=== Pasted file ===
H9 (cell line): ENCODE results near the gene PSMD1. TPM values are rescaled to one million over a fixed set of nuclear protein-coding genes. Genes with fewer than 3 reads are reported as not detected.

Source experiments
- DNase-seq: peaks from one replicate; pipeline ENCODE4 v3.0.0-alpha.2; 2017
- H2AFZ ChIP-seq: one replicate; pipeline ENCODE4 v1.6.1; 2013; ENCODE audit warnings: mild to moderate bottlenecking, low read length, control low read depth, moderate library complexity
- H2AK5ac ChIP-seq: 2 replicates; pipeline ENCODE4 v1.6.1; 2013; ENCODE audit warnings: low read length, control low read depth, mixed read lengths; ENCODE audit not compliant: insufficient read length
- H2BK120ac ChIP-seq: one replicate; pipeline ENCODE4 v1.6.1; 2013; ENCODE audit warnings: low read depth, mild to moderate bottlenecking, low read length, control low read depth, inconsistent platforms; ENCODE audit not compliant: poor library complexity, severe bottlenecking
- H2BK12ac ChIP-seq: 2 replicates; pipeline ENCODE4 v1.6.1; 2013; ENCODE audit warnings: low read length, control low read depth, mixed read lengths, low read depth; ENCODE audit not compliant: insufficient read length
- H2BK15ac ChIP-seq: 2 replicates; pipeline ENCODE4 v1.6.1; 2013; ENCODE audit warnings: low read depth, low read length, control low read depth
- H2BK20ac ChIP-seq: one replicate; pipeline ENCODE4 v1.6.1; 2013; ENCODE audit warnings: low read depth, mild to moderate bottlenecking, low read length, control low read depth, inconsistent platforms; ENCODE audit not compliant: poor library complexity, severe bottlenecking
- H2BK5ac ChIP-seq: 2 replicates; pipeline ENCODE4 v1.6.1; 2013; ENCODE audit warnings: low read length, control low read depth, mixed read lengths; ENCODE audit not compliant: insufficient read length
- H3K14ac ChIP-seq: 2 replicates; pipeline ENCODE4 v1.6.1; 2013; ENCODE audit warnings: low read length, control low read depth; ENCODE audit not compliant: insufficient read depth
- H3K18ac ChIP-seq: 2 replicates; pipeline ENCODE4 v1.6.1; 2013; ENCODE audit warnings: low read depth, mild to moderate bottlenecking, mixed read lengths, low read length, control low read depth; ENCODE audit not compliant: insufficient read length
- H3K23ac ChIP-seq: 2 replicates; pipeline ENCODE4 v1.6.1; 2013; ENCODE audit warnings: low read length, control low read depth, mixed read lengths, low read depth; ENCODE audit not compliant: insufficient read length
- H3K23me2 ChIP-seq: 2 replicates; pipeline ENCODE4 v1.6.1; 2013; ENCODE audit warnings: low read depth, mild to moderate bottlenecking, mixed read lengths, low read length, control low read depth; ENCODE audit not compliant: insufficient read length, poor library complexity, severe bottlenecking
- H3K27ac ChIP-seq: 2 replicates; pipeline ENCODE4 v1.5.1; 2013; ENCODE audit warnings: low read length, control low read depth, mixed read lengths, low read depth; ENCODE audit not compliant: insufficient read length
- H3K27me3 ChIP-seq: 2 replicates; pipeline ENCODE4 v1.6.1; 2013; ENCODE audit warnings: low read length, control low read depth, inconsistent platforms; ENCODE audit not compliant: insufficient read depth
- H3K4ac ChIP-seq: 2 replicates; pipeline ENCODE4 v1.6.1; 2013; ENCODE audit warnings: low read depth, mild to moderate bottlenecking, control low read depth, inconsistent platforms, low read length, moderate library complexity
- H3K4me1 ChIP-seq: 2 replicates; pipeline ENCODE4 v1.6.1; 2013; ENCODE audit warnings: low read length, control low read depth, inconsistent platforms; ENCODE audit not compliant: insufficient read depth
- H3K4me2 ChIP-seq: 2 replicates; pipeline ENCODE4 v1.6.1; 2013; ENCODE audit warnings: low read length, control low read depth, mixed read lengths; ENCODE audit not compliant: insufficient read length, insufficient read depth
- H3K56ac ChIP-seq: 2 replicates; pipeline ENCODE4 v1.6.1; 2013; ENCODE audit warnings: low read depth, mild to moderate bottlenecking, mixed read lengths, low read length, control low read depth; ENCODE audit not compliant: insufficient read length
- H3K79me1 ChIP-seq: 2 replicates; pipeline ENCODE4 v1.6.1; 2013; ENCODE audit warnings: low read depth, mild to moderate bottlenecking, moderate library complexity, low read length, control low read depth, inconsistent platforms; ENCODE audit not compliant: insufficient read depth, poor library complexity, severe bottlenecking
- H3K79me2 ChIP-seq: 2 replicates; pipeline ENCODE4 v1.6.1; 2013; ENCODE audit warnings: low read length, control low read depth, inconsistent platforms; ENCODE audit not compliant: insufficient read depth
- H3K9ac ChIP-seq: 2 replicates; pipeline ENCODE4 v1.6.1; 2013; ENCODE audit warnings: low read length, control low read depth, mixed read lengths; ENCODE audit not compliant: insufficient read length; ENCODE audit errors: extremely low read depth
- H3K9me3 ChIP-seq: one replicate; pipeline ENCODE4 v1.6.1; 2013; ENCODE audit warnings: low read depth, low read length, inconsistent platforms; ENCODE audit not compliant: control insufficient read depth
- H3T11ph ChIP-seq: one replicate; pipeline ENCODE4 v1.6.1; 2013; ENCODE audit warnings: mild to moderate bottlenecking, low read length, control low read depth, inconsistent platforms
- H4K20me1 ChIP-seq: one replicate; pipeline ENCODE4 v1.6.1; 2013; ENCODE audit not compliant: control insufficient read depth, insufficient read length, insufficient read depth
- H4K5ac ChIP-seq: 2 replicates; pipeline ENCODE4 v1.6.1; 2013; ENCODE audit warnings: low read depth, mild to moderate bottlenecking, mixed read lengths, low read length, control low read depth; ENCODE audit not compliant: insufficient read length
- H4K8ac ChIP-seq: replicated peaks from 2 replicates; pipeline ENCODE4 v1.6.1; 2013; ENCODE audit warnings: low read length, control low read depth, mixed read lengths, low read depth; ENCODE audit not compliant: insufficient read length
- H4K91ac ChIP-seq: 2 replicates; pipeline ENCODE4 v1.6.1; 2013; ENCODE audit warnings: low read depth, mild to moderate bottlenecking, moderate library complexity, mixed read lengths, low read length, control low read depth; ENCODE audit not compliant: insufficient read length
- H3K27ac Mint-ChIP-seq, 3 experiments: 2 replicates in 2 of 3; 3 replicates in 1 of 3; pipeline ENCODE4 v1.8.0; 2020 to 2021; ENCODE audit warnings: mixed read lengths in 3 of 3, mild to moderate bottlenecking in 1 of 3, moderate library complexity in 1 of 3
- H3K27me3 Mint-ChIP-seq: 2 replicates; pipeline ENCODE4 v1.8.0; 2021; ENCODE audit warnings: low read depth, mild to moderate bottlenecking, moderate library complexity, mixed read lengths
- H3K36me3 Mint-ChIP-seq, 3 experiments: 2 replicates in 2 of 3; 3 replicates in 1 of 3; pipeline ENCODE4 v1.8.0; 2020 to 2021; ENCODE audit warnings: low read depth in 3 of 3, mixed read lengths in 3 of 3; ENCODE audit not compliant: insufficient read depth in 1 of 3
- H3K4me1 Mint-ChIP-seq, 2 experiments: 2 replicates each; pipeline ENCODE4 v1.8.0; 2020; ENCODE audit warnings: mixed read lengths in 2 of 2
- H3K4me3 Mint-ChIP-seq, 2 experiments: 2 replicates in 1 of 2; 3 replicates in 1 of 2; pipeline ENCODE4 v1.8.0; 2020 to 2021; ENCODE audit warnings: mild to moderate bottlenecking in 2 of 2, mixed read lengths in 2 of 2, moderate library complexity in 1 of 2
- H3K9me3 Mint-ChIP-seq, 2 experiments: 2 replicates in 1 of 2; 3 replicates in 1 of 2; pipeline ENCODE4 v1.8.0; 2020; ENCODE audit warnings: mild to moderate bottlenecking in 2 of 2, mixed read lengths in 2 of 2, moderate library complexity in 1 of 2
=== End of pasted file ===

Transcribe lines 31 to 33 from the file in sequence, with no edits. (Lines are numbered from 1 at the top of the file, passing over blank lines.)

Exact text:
- H3K27me3 Mint-ChIP-seq: 2 replicates; pipeline ENCODE4 v1.8.0; 2021; ENCODE audit warnings: low read depth, mild to moderate bottlenecking, moderate library complexity, mixed read lengths
- H3K36me3 Mint-ChIP-seq, 3 experiments: 2 replicates in 2 of 3; 3 replicates in 1 of 3; pipeline ENCODE4 v1.8.0; 2020 to 2021; ENCODE audit warnings: low read depth in 3 of 3, mixed read lengths in 3 of 3; ENCODE audit not compliant: insufficient read depth in 1 of 3
- H3K4me1 Mint-ChIP-seq, 2 experiments: 2 replicates each; pipeline ENCODE4 v1.8.0; 2020; ENCODE audit warnings: mixed read lengths in 2 of 2